Film series: Experimental Lens
Cornell Cinema has been proudly presenting artist films and experimental cinema since its inception, often with filmmakers visiting to discuss their work.
James Benning’s RR is a conceptual film, consisting of 37 shots over its 110 minutes, photographed across the United States. Each shot lasts roughly the length of time it takes a freight train to enter and then fully exit the frame (there is a real fun guessing game to be played here!). RR is also a landscape film, documenting the rural America most people don’t see, the near-invisible routes of commerce as locomotives transport goods through deserted plains.
"The spectacle is not a collection of images; rather, it is a social relationship between people that is mediated by images." (Guy Debord, The Society of the Spectacle)
The Society of the Spectacle is an avant-garde essay film in which Situationist thinker and political theorist Guy Debord uses a montage of film clips and text to formulate a Marxist critique of capitalism, mass marketing, and consumer culture, inspired by his own landmark 1967 book of the same title. In the nearly five decades since it was released, The Society of the Spectacle remains a potent and at times exhilarating critique of contemporary society and of the power of the image untethered from its original context.
On October 5, filmmaker Lori Felker presents a program pairing several of her short films with the works of other filmmakers, centering around motherhood and miscarriage, part of our Abortion & Bodily Autonomy series. Felker works in a variety of mediums and has shown her work internationally at festivals across the globe. Her short film Spontaneous documents her spontaneous abortion while attending a film festival, and the private anxieties in public venues that follow such an event.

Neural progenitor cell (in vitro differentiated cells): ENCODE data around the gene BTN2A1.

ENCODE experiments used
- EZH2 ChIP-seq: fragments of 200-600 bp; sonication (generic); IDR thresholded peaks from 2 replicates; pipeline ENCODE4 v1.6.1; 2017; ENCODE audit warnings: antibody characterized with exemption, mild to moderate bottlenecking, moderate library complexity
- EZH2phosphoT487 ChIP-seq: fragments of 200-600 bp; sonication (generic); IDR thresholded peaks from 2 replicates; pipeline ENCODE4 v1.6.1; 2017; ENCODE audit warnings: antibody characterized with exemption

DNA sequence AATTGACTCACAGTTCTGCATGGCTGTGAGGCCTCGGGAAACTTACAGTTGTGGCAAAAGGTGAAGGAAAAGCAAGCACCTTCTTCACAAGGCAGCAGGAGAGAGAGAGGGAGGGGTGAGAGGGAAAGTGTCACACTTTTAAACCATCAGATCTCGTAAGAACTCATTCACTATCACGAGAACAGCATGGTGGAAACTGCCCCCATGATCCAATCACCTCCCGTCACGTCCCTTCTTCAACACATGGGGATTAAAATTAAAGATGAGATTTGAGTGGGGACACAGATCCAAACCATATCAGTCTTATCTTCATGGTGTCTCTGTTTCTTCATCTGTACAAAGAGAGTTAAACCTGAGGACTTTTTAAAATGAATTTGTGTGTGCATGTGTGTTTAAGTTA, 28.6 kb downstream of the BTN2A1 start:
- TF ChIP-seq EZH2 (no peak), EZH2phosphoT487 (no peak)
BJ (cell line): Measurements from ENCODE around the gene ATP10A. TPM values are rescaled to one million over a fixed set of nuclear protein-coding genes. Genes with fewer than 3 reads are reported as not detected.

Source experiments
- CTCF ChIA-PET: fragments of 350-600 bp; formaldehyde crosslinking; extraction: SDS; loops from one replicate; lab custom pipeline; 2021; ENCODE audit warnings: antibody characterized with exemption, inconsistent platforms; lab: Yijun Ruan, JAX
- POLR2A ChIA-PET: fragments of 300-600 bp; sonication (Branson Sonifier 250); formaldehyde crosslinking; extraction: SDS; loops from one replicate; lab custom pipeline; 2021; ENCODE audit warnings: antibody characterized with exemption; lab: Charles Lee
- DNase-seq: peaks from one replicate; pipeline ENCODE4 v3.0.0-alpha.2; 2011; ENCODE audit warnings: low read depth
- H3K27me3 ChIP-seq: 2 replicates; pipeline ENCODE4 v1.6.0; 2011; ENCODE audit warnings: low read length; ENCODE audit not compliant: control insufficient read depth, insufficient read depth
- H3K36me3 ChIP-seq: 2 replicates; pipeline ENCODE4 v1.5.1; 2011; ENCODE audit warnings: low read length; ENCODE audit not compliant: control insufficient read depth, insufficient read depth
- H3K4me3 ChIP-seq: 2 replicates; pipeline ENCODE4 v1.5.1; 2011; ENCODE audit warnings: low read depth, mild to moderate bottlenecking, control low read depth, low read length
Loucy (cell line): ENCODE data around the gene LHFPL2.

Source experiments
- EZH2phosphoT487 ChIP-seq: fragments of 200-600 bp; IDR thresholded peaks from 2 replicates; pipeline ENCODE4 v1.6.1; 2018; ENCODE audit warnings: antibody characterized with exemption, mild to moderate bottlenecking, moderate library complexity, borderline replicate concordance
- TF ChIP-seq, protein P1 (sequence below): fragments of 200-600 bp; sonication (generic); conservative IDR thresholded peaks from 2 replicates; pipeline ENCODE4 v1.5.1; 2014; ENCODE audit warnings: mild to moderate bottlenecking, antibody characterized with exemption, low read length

French filmmaker Emmanuel Lefrant makes all his work exclusively on celluloid and will present his oeuvre at Cornell Cinema on October 24. Lefrant is the Director of Light Cone, a distributor of artist-made films based in Paris, and he was involved in the artist-run film laboratory L’Abominable. Lefrant’s films “lie on the idea of representing, of revealing an invisible world (the secret forms of emulsion), a nature that one does not see.” Several of his films reveal the literal world, owing to Lefrant’s burying lengths of film in the earth.
Perhaps no other figure in avant-garde cinema casts as long of a shadow as Stan Brakhage, whose filmmaking career spanned 50 years and produced some of the most indelible images of experimental film. Dog Star Man, Brakhage’s feature-length cycle of films from the early 60s, marked a shift of lyrical cinema to more abstract image-making. This densely woven avant-garde film screens in a new 16mm film print, accompanied by a live score by Owen Marshall and Adam Southard. Through a concatenation of analog synthesizers, tape loops, and other electronics, Marshall and Southard provide an emergent and immersive soundscape in conversation with Brakhage's visual explorations, performed and dedicated to the memory of Professor Trevor Pinch (1952-2021). Sponsored by Science & Technology Studies.